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By Ryan Berlin October 18, 2017 -
Security ✉ Email The Editor
The casino hotels on the Las Vegas Strip, with all their glitzy delights, aren’t just palaces of distraction. They’re miniature surveillance states, but now questions are mounting over a very different type of crime than the grifting and grabbing scams Vegas has always been obsessed with — the mass shooting mounted on Oct. 1 from the 32nd floor of the Mandalay Bay Resort and Casino.
A typical facility might be armed with thousands of cameras, which watch gamblers as they enter, while they play and when they leave. The footage is stored as potential evidence and monitored by internal security forces who are prepared to dispatch a response within moments in case of problems.
It turns out, one place the casino’s cameras don’t have eyes is the network of hallways inside the Mandalay Bay hotel. That’s where gunman Stephen Paddock, 64, of Mesquite, Nev., shot a Mandalay Bay security guard, Jesus Campos, at 9:59 p.m., about six minutes before Paddock started firing at a crowd of thousands of concertgoers gathered below, an attack that killed 58 people and injured nearly 500 others.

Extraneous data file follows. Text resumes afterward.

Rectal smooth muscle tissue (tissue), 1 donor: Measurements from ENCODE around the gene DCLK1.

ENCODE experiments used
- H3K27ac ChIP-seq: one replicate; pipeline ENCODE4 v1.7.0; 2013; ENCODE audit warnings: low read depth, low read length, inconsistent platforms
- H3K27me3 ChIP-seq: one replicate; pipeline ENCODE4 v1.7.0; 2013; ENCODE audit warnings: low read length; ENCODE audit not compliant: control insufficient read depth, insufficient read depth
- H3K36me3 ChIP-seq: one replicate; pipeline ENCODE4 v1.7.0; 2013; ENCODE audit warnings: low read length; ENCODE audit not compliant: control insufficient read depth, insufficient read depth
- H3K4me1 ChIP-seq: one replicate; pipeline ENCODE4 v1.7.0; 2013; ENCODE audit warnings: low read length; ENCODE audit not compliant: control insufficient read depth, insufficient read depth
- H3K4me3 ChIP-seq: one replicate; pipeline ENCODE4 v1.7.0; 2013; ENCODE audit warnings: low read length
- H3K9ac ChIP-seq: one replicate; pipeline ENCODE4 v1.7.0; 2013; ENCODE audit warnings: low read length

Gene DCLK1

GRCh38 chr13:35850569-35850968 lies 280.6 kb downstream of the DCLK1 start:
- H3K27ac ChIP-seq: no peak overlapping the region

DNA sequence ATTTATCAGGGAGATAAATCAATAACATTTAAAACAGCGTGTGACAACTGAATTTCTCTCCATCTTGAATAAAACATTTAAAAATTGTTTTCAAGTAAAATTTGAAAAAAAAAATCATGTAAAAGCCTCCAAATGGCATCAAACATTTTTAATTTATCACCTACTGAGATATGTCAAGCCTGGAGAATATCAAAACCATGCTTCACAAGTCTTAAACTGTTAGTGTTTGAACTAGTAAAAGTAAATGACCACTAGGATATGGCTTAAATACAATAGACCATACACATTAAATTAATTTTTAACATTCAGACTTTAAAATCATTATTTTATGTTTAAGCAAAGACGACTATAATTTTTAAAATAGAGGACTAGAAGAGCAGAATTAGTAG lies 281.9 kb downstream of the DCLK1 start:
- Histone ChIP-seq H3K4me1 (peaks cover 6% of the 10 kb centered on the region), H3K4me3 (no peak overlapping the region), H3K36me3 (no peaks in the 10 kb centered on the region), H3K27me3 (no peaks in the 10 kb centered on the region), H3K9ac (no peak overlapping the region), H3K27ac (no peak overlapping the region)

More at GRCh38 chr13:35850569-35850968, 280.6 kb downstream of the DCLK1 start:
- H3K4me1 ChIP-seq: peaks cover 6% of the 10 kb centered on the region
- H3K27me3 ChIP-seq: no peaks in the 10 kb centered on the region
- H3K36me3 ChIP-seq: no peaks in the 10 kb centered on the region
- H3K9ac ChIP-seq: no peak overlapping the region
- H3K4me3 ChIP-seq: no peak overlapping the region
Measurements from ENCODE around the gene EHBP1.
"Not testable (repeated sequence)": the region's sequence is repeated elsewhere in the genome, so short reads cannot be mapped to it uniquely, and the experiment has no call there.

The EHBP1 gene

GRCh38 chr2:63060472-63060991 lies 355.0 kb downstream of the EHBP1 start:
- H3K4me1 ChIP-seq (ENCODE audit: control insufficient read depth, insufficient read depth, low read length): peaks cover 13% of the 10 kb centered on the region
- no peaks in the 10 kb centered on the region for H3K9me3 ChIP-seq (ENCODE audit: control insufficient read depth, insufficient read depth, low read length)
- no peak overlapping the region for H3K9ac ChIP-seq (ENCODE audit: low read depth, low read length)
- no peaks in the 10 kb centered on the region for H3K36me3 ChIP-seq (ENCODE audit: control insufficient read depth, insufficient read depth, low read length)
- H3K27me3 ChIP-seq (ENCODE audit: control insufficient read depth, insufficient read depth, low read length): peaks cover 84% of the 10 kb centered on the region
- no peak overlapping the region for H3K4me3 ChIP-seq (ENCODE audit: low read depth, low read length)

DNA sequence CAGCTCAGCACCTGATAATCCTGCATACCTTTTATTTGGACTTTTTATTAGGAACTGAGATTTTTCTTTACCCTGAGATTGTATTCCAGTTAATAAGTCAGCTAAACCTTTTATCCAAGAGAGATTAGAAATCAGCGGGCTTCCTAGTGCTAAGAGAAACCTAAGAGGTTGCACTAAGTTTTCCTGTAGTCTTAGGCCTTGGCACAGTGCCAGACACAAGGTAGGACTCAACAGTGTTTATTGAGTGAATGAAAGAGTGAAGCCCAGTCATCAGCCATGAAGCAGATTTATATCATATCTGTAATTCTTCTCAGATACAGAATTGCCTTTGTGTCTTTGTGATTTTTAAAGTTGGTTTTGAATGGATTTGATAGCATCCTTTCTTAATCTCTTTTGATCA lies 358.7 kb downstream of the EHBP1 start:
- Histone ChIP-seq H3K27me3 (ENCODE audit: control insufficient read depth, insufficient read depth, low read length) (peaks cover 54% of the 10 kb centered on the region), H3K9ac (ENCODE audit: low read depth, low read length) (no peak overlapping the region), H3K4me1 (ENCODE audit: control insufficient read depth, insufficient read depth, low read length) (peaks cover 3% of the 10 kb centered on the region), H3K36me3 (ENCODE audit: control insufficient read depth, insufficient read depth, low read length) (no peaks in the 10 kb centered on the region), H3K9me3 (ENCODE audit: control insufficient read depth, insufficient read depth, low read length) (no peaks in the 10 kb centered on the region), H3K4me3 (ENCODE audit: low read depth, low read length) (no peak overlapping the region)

Where was hotel security?
The lack of cameras in the hallway has made it difficult to nail down a precise timeline of events, and investigators promised an updated timeline.
Experts on security say the normal protocol for casinos is to call police immediately for help when an armed threat presents itself.
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This Quick Read was submitted by Ryan Berlin, managing editor of Facility Maintenance Decisions, email@example.com. Read more about security within facilities and how physical security meets technological innovation.